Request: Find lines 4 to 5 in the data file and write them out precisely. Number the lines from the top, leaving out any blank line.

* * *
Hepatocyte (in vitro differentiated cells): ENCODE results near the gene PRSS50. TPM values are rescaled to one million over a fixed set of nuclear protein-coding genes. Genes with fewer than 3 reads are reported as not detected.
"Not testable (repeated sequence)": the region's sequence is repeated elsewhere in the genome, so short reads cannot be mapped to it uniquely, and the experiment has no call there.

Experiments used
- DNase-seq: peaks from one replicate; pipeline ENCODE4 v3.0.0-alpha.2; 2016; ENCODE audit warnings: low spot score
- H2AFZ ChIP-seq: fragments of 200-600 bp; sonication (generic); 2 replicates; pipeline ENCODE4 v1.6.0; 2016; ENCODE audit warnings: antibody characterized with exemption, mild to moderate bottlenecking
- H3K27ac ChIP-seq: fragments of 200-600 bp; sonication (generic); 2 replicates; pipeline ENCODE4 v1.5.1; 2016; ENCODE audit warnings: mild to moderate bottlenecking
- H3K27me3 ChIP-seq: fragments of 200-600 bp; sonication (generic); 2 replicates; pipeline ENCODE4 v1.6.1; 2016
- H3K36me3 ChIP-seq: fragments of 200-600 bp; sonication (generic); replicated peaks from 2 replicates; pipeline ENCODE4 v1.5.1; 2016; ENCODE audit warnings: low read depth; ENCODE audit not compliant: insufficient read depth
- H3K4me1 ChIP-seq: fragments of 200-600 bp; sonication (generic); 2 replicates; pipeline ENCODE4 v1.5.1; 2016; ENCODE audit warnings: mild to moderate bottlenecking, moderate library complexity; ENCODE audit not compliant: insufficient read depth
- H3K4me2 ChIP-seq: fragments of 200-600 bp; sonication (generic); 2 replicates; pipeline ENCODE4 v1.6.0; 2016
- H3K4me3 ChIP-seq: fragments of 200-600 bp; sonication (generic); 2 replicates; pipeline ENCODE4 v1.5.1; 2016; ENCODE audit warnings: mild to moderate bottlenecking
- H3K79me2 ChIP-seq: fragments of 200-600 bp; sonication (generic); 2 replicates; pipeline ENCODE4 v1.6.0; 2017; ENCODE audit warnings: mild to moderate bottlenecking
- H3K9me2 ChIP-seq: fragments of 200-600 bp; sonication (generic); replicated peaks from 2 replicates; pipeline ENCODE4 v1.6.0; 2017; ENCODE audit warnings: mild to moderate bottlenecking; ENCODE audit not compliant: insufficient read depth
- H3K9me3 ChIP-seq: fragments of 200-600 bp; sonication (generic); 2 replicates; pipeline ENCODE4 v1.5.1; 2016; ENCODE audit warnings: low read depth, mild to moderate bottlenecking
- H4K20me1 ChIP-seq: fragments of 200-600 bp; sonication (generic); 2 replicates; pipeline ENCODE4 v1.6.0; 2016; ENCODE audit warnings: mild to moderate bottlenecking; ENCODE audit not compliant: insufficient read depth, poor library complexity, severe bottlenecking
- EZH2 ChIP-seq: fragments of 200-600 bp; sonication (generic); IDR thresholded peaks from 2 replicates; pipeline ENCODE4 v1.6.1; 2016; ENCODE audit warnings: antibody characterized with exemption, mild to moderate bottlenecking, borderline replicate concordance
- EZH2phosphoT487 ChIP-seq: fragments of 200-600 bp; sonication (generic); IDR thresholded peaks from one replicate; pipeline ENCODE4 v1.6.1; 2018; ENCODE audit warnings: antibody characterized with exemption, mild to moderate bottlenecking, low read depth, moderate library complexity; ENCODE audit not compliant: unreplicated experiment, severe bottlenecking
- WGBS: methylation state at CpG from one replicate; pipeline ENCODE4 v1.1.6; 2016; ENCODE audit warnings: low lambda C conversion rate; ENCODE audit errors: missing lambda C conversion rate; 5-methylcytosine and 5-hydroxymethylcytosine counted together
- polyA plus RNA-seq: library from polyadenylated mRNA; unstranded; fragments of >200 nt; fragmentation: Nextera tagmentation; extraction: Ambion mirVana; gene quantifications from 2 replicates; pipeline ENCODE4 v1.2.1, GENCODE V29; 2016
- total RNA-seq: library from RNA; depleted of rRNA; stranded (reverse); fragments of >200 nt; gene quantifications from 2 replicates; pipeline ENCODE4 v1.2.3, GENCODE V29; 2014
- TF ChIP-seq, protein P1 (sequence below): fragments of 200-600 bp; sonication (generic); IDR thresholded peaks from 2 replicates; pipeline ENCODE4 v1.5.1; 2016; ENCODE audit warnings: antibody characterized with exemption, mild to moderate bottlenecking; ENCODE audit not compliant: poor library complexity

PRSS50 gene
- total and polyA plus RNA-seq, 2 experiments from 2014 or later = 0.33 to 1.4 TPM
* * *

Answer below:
- DNase-seq: peaks from one replicate; pipeline ENCODE4 v3.0.0-alpha.2; 2016; ENCODE audit warnings: low spot score
- H2AFZ ChIP-seq: fragments of 200-600 bp; sonication (generic); 2 replicates; pipeline ENCODE4 v1.6.0; 2016; ENCODE audit warnings: antibody characterized with exemption, mild to moderate bottlenecking